Climate change, land-clearing and mining are the major factors decimating the koala population in the north-west, according to ecologists, residents, experts and landcare groups.
Twelve witnesses shared their thoughts on the key issues and possible solutions for the national dilemma at a NSW koala inquiry in Gunnedah today.
Among them were Gunnedah WIRES volunteer Martine Moran, Breeza farmer Andrew Pursehouse and Tamworth ecologist Phil Spark.
The Upper House inquiry was chaired by Cate Faehrmann MLC, who visited the Pursehouse property with the panel ahead of the hearing.
Mr Pursehouse's concerns centred on the vast clearing that would be carried out if the proposed Shenhua Watermark mine is approved.
He has been living and working at Breeza Station for 35 years and said although once he saw a handful of koalas with young every day, he was "now lucky to find one" if he searched.
"I have witnessed the desecration of the koala population at Breeza and I'm terribly concerned with what's going to happen with the Shenhua Watermark mine," he said.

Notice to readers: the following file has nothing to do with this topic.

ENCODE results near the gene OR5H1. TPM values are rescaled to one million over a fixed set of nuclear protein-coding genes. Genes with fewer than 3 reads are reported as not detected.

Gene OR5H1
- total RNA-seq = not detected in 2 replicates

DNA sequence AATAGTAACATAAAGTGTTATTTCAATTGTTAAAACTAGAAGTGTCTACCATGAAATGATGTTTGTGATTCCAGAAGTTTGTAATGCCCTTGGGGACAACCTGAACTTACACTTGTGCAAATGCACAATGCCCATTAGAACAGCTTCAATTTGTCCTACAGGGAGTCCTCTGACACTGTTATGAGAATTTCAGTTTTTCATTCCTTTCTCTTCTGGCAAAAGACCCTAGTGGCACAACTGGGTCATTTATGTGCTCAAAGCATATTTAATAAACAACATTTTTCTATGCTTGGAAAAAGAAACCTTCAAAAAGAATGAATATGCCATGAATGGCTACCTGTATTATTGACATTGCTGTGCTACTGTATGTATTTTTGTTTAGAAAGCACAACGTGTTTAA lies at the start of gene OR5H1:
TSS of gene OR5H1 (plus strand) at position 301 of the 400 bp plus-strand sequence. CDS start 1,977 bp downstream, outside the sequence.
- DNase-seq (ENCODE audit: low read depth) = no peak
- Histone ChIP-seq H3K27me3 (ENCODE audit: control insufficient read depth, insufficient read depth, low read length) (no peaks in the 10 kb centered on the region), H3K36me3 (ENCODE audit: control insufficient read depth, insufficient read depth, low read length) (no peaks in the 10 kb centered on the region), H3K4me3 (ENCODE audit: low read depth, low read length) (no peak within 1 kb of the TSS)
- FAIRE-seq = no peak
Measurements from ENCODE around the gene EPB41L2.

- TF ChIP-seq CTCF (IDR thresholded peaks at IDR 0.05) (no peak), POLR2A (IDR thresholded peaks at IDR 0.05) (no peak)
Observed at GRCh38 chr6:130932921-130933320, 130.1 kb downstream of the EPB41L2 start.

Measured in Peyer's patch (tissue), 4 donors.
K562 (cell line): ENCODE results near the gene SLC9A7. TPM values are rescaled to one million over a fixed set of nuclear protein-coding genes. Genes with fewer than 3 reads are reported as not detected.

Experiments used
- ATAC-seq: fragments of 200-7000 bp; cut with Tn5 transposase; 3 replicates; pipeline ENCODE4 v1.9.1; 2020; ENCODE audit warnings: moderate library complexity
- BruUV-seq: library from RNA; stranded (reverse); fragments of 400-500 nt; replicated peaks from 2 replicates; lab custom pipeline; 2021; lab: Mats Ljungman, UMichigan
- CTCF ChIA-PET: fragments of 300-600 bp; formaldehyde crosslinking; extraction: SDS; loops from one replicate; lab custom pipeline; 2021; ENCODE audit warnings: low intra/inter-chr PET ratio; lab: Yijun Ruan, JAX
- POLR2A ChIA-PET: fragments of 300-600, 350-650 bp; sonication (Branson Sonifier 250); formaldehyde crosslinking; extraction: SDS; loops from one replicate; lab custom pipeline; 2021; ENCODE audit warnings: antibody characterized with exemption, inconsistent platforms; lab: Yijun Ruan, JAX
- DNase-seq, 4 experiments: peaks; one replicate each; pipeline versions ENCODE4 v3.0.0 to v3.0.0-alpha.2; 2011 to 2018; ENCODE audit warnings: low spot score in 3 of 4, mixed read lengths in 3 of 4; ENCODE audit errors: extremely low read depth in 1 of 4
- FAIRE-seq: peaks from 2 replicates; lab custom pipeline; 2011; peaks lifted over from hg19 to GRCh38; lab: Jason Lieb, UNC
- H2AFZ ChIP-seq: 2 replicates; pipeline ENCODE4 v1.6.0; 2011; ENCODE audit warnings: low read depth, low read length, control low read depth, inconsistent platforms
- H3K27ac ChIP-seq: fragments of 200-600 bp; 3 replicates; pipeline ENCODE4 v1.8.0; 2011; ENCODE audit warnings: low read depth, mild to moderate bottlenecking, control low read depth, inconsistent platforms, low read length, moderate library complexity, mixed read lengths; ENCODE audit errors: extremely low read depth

"If we're talking about a decimated population now, we'll be talking about no population if that mine goes ahead."
He said land-clearing would stop the natural migration of koalas and disrupt their corridor from Gunnedah to Breeza.
Koala carer Martine Moran said clearing made it difficult to find places to release the koalas that had been in her care, and lack of water and high temperatures made them "stressed", which often led to disease.
"With increased drought and heat conditions, many more koalas are coming into care. Some of these koalas can be saved, but when it comes time for them to be released, they need their homes to go back to, their trees," she said.
"Koalas are the original tree-huggers ... they need their trees for shelter, and food and dating female koalas. Female koalas want to eat and have their babies in peace in areas that allow them to survive and thrive."
Mrs Moran said habitat-clearing also caused territorial problems and meant koalas were on the move, putting them at risk of death and injury.
"WIRES volunteers attend koalas affected by many factors such as disease, dog attacks and vehicles strikes, but all these factors are magnified by habitat loss," she said.
"You in government are in a much better position to save many more koalas than me. Politicians of all persuasions need to work together and stop listening to lobbyists, who are often motivated by greed.
"You need to listen to your heart. You have the fate of koalas in your hands."